In the original Japanese version the two Bulbasaur are each played by separate seiyū, Ash's Bulbasaur by Megumi Hayashibara and May's by Miyako Itō. In the English dub, they are both voiced by Tara Jayne until season seven; when Michelle Knotz took over the job.

Bulbasaur is also featured in an eclectic range of different Pokémon manga series. In Pokémon: Pikachu Shocks Back, Electric Pikachu Boogaloo, and Surf’s Up, Pikachu!, which loosely parallel the storyline of the anime, Pikachu is separated from Ash temporarily, and travels with a Bulbasaur to a secret Pokémon village in the mountains. Later, Ash finds Pikachu and catches the Bulbasaur. Bulbasaur accompanies Ash throughout his journeys in the Orange Islands, and eventually fights in the final showdown with Drake, the Orange Crew Supreme Gym Leader. In Magical Pokémon Journey, a character named Pistachio has a female Bulbasaur (nicknamed Danerina in the Japanese version), who is infatuated by him.

In Pokémon Adventures, a manga based on the plot of the Pokémon Red and Blue games, the character Red receives a Bulbasaur from Professor Oak, which he nicknames Saur. In Chapter 15, "Wartortle Wars", it evolves into an Ivysaur after battling a wild Mankey. In Chapter 30, "Zap, Zap, Zapdos!", Red uses Saur to defeat Lt. Surge's Zapdos. In Chapter 33, "The Winged Legends", Red's Ivysaur evolves into a Venusaur to team up with Blue's Charizard and Green's Blastoise, to defeat Sabrina's Zapmolcuno (a merged form of Zapdos, Moltres and Articuno) and destroy Team Rocket's control on Saffron City, splitting the three birds in the process.

Collectible cards featuring Bulbasaur have appeared since the initial Pokémon Trading Card Game was released in October 1996. Bulbasaur cards have appeared in many different sets, including the Base Set, Base Set 2, Legendary Collection, Gym Challenge (as Erika's Bulbasaur), Expedition (two cards), EX Team Magma vs. Team Aqua, and EX FireRed & LeafGreen (two cards). They are generally to be found with relative ease.

Bulbasaur is the main character of two Pokémon children’s books, Pokémon Tales Volume 3: Bulbasaur’s Trouble and Bulbasaur’s Bad Day, published in 1999 and 2000 respectively by Sagebrush. In Pokémon Tales Volume 3: Bulbasaur’s Trouble, Bulbasaur resolves an argument between two other Pokémon. In Bulbasaur’s Bad Day, Meowth traps Bulbasaur in a pit and it has to outwit Team Rocket (the antagonists of the Pokémon anime) to escape.

Promotion and merchandising

Bulbasaur has been depicted in PVC action figures sold by Hasbro in the United States, while Tomy in Japan sold extensive merchandise of the character, including vinyl dolls, wind-up model kits, and terry cloth bean bags. It has also been used in promotional merchandising at fast-food chains such as McDonald's and Burger King.

Critical reception

CNN reporter Dennis Michael described Bulbasaur as one of the "lead critters" of the games and "perhaps the Carmen Miranda of Pokémon figures. Joyce Millman's impression of a Bulbasaur was that it looked like a "a dinosaur thingy with what looks like a large garlic bulb growing out of its back." She did not know how it defeated its opponents but speculated that "perhaps [it] overpowers them with a strong batch of pesto."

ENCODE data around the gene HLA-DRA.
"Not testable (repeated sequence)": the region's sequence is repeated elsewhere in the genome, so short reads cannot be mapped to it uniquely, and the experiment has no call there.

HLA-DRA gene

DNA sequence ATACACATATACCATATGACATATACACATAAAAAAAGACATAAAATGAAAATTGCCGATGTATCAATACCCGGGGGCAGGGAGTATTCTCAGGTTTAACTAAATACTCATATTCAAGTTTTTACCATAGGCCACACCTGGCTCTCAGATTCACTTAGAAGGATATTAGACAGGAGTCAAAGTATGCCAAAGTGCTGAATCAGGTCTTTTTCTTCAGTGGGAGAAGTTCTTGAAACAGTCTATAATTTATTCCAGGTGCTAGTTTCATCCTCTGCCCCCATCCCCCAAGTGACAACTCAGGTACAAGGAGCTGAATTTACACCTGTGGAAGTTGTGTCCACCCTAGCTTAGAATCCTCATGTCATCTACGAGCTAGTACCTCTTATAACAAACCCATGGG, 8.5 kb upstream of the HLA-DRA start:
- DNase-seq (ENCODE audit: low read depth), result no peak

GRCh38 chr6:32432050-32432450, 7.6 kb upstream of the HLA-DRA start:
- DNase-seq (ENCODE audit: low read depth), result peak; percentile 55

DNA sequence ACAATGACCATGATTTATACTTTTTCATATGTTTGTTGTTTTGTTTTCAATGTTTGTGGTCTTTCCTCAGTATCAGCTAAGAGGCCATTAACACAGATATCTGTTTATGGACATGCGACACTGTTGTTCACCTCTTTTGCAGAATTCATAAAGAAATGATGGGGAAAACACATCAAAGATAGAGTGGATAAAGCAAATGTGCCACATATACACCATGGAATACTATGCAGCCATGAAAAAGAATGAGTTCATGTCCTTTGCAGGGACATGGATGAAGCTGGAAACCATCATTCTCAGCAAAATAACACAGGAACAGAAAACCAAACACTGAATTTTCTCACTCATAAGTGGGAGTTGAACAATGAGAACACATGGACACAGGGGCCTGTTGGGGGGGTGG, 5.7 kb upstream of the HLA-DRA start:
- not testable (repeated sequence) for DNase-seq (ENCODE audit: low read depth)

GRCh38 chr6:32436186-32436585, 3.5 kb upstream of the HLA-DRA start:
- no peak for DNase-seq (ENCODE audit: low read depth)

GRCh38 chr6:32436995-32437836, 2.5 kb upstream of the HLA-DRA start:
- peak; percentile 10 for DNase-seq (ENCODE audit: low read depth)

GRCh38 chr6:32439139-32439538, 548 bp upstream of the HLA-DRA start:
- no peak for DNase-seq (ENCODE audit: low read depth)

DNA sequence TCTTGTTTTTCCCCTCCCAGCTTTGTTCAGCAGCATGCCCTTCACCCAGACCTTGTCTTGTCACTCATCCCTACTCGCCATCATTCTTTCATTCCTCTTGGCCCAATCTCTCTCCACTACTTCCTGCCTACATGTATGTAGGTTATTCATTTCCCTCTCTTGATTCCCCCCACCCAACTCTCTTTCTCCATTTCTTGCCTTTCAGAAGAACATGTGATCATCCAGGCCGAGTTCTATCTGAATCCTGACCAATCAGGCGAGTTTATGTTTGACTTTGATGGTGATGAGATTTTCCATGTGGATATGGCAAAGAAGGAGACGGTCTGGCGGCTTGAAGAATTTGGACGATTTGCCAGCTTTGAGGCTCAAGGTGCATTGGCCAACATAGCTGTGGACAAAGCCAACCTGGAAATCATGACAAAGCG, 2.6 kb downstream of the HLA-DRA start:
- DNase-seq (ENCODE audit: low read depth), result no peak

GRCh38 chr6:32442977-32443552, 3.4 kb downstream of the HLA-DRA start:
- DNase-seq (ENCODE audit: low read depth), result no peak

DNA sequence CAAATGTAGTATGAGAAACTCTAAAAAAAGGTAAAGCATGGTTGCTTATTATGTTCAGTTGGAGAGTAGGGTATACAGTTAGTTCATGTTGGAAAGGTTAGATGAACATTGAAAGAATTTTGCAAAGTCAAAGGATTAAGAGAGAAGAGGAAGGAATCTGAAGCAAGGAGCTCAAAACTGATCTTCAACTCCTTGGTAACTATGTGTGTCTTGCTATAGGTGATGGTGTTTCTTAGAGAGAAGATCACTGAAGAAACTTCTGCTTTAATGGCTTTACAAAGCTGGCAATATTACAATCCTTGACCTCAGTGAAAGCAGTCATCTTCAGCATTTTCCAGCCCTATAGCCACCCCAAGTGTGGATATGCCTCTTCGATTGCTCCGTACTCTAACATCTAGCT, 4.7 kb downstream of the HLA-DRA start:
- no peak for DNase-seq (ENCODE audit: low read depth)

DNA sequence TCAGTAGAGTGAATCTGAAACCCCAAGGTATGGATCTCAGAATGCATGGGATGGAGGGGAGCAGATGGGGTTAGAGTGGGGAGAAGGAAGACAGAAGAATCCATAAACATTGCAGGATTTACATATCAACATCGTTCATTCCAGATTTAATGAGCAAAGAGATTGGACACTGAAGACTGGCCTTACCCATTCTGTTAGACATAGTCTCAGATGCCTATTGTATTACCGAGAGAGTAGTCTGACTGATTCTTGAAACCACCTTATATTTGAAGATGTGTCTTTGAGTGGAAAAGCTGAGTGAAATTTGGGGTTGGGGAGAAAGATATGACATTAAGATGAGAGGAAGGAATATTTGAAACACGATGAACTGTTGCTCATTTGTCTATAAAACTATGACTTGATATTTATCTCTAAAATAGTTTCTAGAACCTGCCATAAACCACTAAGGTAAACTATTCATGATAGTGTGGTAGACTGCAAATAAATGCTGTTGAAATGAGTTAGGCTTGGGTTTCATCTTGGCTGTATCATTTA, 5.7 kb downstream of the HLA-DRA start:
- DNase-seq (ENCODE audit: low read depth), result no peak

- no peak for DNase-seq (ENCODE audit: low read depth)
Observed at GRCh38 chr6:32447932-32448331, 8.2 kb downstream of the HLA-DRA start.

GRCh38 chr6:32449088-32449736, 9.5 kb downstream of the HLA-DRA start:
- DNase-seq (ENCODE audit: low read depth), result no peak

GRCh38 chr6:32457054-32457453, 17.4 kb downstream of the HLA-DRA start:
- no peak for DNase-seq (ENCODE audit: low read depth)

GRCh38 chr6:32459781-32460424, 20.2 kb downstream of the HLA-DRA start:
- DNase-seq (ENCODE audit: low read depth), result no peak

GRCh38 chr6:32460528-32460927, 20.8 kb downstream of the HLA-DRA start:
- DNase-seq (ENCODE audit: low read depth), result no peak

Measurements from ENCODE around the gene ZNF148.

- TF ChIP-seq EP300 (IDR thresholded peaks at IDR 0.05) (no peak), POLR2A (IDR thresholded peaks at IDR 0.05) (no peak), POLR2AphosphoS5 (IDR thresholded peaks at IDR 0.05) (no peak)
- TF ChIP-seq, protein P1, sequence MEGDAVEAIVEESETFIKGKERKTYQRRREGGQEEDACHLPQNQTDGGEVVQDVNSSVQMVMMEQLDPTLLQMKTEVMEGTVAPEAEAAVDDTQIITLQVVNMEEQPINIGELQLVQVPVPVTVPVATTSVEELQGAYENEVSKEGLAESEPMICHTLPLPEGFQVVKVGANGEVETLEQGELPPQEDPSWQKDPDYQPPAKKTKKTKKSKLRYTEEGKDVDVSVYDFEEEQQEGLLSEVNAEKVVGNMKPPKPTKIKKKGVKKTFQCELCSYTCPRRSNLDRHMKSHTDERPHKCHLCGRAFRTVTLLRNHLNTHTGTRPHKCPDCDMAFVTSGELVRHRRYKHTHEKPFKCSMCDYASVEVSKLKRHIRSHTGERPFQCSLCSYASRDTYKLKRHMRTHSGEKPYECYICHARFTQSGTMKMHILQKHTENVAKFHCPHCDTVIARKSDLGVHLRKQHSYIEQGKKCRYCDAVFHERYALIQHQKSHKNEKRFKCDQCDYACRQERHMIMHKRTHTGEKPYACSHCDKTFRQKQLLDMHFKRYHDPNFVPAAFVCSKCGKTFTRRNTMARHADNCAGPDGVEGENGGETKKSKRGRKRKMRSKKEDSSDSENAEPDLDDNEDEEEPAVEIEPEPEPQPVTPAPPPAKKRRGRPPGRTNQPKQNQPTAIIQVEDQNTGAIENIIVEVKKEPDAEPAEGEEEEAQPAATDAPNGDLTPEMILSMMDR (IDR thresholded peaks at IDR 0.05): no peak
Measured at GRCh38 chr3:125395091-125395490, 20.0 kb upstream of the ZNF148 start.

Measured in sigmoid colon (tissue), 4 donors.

Bulbasaur was selected as one of the top ten Pokémon by fans who voted at According to a panel of 5 - 8 year olds assembled by the Honolulu Star-Bulletin in 1999, Bulbasaur was one of the children's three favorite Pokémon.




  • Pokémon, Vol. 15: Charizard!!, Viz Video., February 2000. ASIN B00004DS9J.
  • Pokémon, Vol. 18: Water Blast!, Viz Video., May 2000. ASIN 6305844674 .
  • Pokémon - The First Movie, Warner Home Video., October 2000. ASIN B00004WIB2.
  • Pokémon, Vol. 26: Friends and Rivals!, Viz Video., January 2001. ASIN B0000541UG.
  • Pokémon The Movie 2000, Warner Home Video., May 2001. ASIN B00005A3O6.
  • Pokémon 3: The Movie , Warner Home Video., October 2001. ASIN B00005NMW3.
  • Pokémon: Mewtwo Returns, Warner Home Video., December 2001. ASIN B00005OW0I.
  • Pokémon Master Quest 2: Quest 2, Viz Video., February 2005. ASIN B0002IQD2Y.
  • Pokémon 10th Anniversary, Vol. 7 - Bulbasaur, Viz Video., October 2006. ASIN B000HDR8D2.


  • Barbo, Maria. The Official Pokémon Handbook. Scholastic Publishing, 1999. ISBN 0-439-15404-9.
  • Loe, Casey, ed. Pokémon Special Pikachu Edition Official Perfect Guide. Sunnydale, CA: Empire 21 Publishing, 1999. ISBN 1-930206-15-1.
  • Nintendo, et al. Official Nintendo Pokémon Snap Player’s Guide. Nintendo of America Inc., 1999. ASIN B000CDZP9G
  • Nintendo Power. Official Nintendo Pokémon FireRed Version & Pokémon LeafGreen Version Player’s Guide. Nintendo of America Inc., August 2004. ISBN 1-930206-50-X

Manga volumes

  • Ono, Toshihiro. Pokémon: Pikachu Shocks Back Graphic Novel. VIZ Media LLC, December 6 1999. ISBN 1-56931-411-X
  • Ono, Toshihiro. Pokémon: Electric Pikachu Boogaloo Graphic Novel. VIZ Media LLC, April 5 2000. ISBN 1-56931-436-5
  • Ono, Toshihiro. Pokémon: Surf’s Up, Pikachu Graphic Novel. VIZ Media LLC, June 2000. ISBN 1-56931-494-2
  • Kusaka, Hidenori, & Mato. Pokémon Adventures, Volume 1: Desperado Pikachu. VIZ Media LLC, July 6 2000. ISBN 1-56931-507-8
  • Kusaka, Hidenori, & Mato. Pokémon Adventures, Volume 2: Legendary Pokémon. VIZ Media LLC, December 6 2000. ISBN 1-56931-508-6
  • Kusaka, Hidenori, & Mato. Pokémon Adventures, Volume 3: Saffron City Siege. VIZ Media LLC, August 5 2001. ISBN 1-56931-560-4

External links